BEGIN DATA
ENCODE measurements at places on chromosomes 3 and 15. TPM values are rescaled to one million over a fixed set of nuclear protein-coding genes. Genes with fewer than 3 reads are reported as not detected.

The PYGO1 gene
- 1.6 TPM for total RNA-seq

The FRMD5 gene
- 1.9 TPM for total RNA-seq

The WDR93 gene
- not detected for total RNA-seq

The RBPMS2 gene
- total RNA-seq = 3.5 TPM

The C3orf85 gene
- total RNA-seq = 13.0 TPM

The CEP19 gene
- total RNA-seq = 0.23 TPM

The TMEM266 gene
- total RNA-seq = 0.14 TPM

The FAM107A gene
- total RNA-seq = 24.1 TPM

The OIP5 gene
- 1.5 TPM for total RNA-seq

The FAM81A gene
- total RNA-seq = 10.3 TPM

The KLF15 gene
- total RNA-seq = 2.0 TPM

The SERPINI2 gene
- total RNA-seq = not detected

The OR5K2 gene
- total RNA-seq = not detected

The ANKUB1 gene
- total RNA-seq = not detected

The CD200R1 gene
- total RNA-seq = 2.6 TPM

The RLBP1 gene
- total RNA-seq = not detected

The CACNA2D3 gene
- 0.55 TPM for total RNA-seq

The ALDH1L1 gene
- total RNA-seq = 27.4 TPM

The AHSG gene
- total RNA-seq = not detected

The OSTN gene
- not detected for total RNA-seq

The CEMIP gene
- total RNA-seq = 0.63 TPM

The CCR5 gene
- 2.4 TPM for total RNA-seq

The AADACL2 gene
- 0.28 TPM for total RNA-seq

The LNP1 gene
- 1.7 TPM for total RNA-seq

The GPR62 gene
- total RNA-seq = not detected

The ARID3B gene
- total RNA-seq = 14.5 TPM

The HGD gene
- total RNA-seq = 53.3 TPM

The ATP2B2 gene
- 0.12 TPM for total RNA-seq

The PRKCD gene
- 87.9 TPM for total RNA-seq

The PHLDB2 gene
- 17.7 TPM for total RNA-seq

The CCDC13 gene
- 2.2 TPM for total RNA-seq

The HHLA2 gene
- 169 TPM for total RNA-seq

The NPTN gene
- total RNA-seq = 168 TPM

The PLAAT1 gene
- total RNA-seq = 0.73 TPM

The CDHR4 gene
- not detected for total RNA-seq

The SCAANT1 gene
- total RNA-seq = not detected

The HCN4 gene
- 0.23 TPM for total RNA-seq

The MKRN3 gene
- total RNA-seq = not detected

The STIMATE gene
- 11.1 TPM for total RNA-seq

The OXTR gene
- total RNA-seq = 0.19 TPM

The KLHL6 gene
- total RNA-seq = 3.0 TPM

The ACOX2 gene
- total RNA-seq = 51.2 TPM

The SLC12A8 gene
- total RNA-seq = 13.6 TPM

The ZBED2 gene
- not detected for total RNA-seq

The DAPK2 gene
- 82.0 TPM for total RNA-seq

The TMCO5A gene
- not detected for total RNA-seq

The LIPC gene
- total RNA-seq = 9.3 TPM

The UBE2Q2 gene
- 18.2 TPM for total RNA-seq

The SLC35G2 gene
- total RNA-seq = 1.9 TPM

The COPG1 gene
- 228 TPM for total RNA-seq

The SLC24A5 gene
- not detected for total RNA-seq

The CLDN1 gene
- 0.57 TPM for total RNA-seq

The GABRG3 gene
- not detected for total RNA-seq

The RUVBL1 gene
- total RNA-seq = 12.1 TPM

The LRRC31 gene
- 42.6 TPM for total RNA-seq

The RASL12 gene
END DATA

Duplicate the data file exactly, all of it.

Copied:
ENCODE measurements at places on chromosomes 3 and 15. TPM values are rescaled to one million over a fixed set of nuclear protein-coding genes. Genes with fewer than 3 reads are reported as not detected.

The PYGO1 gene
- 1.6 TPM for total RNA-seq

The FRMD5 gene
- 1.9 TPM for total RNA-seq

The WDR93 gene
- not detected for total RNA-seq

The RBPMS2 gene
- total RNA-seq = 3.5 TPM

The C3orf85 gene
- total RNA-seq = 13.0 TPM

The CEP19 gene
- total RNA-seq = 0.23 TPM

The TMEM266 gene
- total RNA-seq = 0.14 TPM

The FAM107A gene
- total RNA-seq = 24.1 TPM

The OIP5 gene
- 1.5 TPM for total RNA-seq

The FAM81A gene
- total RNA-seq = 10.3 TPM

The KLF15 gene
- total RNA-seq = 2.0 TPM

The SERPINI2 gene
- total RNA-seq = not detected

The OR5K2 gene
- total RNA-seq = not detected

The ANKUB1 gene
- total RNA-seq = not detected

The CD200R1 gene
- total RNA-seq = 2.6 TPM

The RLBP1 gene
- total RNA-seq = not detected

The CACNA2D3 gene
- 0.55 TPM for total RNA-seq

The ALDH1L1 gene
- total RNA-seq = 27.4 TPM

The AHSG gene
- total RNA-seq = not detected

The OSTN gene
- not detected for total RNA-seq

The CEMIP gene
- total RNA-seq = 0.63 TPM

The CCR5 gene
- 2.4 TPM for total RNA-seq

The AADACL2 gene
- 0.28 TPM for total RNA-seq

The LNP1 gene
- 1.7 TPM for total RNA-seq

The GPR62 gene
- total RNA-seq = not detected

The ARID3B gene
- total RNA-seq = 14.5 TPM

The HGD gene
- total RNA-seq = 53.3 TPM

The ATP2B2 gene
- 0.12 TPM for total RNA-seq

The PRKCD gene
- 87.9 TPM for total RNA-seq

The PHLDB2 gene
- 17.7 TPM for total RNA-seq

The CCDC13 gene
- 2.2 TPM for total RNA-seq

The HHLA2 gene
- 169 TPM for total RNA-seq

The NPTN gene
- total RNA-seq = 168 TPM

The PLAAT1 gene
- total RNA-seq = 0.73 TPM

The CDHR4 gene
- not detected for total RNA-seq

The SCAANT1 gene
- total RNA-seq = not detected

The HCN4 gene
- 0.23 TPM for total RNA-seq

The MKRN3 gene
- total RNA-seq = not detected

The STIMATE gene
- 11.1 TPM for total RNA-seq

The OXTR gene
- total RNA-seq = 0.19 TPM

The KLHL6 gene
- total RNA-seq = 3.0 TPM

The ACOX2 gene
- total RNA-seq = 51.2 TPM

The SLC12A8 gene
- total RNA-seq = 13.6 TPM

The ZBED2 gene
- not detected for total RNA-seq

The DAPK2 gene
- 82.0 TPM for total RNA-seq

The TMCO5A gene
- not detected for total RNA-seq

The LIPC gene
- total RNA-seq = 9.3 TPM

The UBE2Q2 gene
- 18.2 TPM for total RNA-seq

The SLC35G2 gene
- total RNA-seq = 1.9 TPM

The COPG1 gene
- 228 TPM for total RNA-seq

The SLC24A5 gene
- not detected for total RNA-seq

The CLDN1 gene
- 0.57 TPM for total RNA-seq

The GABRG3 gene
- not detected for total RNA-seq

The RUVBL1 gene
- total RNA-seq = 12.1 TPM

The LRRC31 gene
- 42.6 TPM for total RNA-seq

The RASL12 gene